When the Lindenmuseum Stuttgart and the Myanmar Institute invited pracritioners and researchers for a conference on Myanmar last October, José-María Arraiza spoke about nativism and xenophobia in the country. In this blog post, he recapitualtes his thoughts and analyses.
There is something captivating and addictive about surprises.[i] They perform the magic of bringing you back to your childhood: that time when you still allowed yourself to be haunted by the new and absorbed by fantastic discoveries. A time when the resulting smile is completely free of any pose.
And Myanmar is, above all, surprising.
Last year, I was driving from Yangon to Mawlamyine (Mon State) on a dusty road on a hot afternoon in March. Suddenly, the vans, cars and old trucks on the road stopped. As the sound of distant drums and trumpets came through the window, I told my taxi driver to wait for me. I jumped out with my camera and ran towards a group of bare-chested men followed by an entourage of their fellow villagers.
A group of men and boys walked, played drums and trumpets, and danced in orange longyis. They wore necklaces of flowers and their chests and legs were covered in white ash. Some of them wore bells on their feet or carried long swords. There were individuals whose tongues and cheeks were pierced by thin metal sticks. Others carried buckets with wood and red burning coals. I joined them in their march, not knowing what the festival was about, but after a few years in Myanmar, I was used to just letting myself go with the flow to learn from the mysterious lessons of chance.
The entourage and the performers crossed the small village road and entered a clearing, where a crowd of people awaited them. A woman put her baby on the floor so that an elderly Sadhu would step over him (without touching the baby). At the end of the road there was a long strip of land filled with burning coals and ashes. The whole village, children first, had congregated to witness the firewalking.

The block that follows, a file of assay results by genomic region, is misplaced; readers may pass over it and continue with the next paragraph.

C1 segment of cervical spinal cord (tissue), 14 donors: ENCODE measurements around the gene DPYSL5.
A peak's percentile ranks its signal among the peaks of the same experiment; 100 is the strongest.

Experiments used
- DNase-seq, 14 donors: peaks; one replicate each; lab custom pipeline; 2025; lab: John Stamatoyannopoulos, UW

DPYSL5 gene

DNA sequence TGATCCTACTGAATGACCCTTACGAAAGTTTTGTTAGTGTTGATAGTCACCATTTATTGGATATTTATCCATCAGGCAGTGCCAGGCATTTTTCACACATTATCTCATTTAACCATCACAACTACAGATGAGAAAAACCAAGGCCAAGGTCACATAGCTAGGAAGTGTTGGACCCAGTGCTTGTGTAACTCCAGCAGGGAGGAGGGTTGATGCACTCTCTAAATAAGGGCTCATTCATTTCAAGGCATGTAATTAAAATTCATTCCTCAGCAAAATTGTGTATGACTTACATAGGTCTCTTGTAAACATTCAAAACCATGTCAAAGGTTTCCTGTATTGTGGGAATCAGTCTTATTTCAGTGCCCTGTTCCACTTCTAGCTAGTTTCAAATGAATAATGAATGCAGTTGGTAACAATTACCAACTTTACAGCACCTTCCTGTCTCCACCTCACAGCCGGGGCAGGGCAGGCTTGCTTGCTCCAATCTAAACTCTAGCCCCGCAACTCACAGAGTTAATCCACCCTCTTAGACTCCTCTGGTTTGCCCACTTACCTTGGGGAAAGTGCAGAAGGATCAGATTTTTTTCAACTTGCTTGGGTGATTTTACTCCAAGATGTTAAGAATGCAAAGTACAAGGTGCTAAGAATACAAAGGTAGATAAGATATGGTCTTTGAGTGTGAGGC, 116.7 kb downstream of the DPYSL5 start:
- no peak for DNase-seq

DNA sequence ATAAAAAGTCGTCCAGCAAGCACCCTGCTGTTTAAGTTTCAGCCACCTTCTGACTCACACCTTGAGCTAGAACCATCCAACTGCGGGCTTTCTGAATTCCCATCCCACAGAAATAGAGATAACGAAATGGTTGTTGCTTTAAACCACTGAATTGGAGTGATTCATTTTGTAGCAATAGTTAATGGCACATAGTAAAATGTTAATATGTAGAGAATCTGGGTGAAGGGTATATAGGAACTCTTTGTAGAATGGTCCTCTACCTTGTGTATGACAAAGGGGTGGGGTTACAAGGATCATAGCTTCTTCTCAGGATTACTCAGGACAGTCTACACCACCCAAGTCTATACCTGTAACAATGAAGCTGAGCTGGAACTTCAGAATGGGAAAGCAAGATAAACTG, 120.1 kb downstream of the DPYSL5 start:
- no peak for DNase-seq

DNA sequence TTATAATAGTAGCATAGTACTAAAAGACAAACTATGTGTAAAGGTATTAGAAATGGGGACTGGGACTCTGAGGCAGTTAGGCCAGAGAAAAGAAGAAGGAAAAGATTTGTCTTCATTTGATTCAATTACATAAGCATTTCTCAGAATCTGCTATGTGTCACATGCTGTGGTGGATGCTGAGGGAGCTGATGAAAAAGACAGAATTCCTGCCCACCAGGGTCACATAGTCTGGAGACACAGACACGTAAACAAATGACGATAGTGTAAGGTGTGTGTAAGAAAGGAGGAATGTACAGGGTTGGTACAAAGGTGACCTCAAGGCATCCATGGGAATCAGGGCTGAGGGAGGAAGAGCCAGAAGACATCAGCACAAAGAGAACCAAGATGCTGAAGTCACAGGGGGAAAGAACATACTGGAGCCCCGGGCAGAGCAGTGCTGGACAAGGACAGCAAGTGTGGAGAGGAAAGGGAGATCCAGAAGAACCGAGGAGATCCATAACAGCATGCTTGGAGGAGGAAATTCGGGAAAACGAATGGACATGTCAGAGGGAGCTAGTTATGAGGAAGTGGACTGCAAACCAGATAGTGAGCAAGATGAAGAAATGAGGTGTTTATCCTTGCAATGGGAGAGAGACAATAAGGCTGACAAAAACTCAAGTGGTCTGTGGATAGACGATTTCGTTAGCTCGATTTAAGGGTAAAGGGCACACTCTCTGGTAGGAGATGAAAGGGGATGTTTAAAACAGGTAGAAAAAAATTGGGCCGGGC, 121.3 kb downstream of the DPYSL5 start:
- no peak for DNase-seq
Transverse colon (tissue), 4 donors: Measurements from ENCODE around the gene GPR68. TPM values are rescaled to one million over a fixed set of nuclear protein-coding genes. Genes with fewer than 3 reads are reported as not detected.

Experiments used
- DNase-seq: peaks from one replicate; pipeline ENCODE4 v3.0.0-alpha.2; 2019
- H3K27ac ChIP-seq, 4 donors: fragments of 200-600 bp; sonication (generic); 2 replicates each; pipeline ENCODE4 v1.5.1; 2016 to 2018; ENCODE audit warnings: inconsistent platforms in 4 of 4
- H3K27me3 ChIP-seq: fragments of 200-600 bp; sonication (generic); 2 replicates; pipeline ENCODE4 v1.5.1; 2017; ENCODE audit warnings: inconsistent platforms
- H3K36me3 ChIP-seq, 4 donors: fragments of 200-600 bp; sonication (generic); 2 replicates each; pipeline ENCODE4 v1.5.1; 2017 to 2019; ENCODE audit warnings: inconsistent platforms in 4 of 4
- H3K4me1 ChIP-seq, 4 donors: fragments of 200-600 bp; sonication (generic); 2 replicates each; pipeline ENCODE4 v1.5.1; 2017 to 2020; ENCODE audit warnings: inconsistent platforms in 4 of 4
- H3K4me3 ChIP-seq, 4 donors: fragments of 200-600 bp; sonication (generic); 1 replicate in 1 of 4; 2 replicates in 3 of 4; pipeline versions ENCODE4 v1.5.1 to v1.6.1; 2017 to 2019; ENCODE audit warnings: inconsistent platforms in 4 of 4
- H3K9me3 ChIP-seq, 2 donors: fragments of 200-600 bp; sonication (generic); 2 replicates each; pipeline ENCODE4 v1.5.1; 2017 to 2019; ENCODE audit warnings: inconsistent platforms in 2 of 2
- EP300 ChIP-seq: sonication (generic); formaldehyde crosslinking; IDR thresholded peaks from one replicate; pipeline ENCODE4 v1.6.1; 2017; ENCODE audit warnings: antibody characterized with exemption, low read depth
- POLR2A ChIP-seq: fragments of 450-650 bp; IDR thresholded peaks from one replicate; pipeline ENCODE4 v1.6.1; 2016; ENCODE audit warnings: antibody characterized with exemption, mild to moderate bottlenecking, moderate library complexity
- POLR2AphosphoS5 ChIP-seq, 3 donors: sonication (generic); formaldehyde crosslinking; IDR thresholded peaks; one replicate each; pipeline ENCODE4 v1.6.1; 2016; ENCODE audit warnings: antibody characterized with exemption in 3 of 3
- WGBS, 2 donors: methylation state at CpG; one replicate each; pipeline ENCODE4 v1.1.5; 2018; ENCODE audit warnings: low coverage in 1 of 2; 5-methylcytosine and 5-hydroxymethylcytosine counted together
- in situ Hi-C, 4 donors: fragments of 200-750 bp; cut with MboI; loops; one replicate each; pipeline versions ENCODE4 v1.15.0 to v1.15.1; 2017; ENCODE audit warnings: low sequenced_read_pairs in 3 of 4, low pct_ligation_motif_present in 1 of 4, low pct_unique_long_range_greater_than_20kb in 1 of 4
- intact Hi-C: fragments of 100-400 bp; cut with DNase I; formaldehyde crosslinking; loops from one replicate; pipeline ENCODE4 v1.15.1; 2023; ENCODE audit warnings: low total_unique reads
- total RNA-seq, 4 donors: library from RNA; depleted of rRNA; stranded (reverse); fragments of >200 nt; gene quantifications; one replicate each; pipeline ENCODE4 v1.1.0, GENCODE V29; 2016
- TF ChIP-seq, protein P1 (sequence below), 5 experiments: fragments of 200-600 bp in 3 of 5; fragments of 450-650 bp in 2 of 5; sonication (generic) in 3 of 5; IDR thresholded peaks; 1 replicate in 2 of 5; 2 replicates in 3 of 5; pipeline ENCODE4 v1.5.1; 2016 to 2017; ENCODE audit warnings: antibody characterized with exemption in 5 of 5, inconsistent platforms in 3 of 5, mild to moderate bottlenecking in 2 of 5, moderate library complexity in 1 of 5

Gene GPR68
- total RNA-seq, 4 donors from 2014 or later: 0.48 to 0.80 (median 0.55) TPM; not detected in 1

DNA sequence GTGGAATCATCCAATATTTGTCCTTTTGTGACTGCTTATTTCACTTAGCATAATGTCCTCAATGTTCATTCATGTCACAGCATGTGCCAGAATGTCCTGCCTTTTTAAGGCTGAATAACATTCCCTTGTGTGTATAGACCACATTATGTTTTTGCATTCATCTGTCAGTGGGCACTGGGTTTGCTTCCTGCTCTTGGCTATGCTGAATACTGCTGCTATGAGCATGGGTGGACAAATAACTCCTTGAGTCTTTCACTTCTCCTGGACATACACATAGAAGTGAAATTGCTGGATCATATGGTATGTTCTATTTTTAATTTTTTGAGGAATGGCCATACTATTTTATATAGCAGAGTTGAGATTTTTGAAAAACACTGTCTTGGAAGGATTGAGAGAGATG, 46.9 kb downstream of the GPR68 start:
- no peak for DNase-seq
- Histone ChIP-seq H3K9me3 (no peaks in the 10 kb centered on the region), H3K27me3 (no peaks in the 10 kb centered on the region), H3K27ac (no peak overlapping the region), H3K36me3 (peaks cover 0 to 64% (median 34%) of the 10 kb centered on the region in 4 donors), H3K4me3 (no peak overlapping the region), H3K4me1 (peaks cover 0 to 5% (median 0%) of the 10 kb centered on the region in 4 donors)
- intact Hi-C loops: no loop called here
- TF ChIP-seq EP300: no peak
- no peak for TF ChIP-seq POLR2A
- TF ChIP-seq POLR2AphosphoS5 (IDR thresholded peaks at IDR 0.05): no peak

Before the men started to walk one by one on the strip of burning coals, there was an opening ceremony: two men held each end of a large sword, standing side by side. Then, the elderly Sadhu, in a state of trance, placed his bare feet on the swords’ edge while the two men lifted him from the ground half a meter holding each side of the sword. After the guru was put back on the floor, one of the men cut a large watermelon in half with a strike of the sword. Then the fire-walking started. Around twenty men walked on the hot strip of coals, ending their journey in a pond filled with water and mud. I am always filled with astonishment when I recall this experience.
All of this happened during a Hindu village festival. It was not the first time I was drawn into these types of events. I have seen colorful village carnival-like festivals and marionette bull-races near Dawei (Tanintharyi Region), boys dressed up as little Buddha princes mounted on elephants or horses in shinbyu ceremonies, offerings to Kali at night in the Minigone neighbourhood in Yangon, Chinese dragons visiting stores while fireworks flared, full moon blessings… and so many more surprises. Most of the time, I happened to witness such fascinating cultural wealth by accident. My Bamar, Karen or other colleagues seemed unable to have imagined how much I, as a foreigner, would be delighted to witness them.
The genuine ethnic citizen and the “mixed blood” other
This ambivalent relation with cultural diversity always struck me. The Hindu festival I described would probably be seen as something foreign by many Burmese. While Buddhists and persons of all ethnicities normally witness and enjoy each other´s community festivals throughout Myanmar, many would unfortunately also refer to the amazing people participating in the Hindu festival with derogative words such as “kala” or “mixed blood” (thwe-hnaw), implying a foreigner status of the participants.[ii] Why? Because of their descent from colonial workers who arrived in the 19thCentury or later.